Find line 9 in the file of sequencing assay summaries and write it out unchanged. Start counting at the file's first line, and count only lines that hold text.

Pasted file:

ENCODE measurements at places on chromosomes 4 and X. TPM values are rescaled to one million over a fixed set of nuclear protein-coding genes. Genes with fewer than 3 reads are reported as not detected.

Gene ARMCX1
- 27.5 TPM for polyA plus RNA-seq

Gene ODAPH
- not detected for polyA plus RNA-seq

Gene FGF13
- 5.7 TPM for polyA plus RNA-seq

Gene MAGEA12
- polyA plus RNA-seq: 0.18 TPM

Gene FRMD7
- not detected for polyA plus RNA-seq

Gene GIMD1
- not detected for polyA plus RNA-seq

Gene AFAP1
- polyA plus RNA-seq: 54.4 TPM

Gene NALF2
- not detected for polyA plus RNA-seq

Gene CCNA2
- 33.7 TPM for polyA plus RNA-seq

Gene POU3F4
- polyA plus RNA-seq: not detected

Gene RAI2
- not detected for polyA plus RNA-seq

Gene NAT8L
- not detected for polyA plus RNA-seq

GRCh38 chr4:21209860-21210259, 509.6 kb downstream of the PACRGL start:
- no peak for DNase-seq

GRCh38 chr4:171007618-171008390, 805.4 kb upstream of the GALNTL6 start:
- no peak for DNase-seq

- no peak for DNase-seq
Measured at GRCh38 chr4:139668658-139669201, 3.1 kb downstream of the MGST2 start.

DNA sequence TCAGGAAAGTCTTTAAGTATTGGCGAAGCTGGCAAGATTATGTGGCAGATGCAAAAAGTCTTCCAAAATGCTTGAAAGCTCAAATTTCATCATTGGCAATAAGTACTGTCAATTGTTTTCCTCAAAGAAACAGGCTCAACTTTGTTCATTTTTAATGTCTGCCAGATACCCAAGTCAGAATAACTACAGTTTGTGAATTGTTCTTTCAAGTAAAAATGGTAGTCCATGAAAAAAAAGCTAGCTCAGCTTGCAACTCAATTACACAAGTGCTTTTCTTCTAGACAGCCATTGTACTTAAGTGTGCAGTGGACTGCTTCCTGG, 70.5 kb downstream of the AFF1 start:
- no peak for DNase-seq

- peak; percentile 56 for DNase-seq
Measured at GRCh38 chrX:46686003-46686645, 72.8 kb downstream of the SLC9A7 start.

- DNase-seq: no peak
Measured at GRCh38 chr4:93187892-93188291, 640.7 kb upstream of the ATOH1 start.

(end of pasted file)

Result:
- polyA plus RNA-seq: 0.18 TPM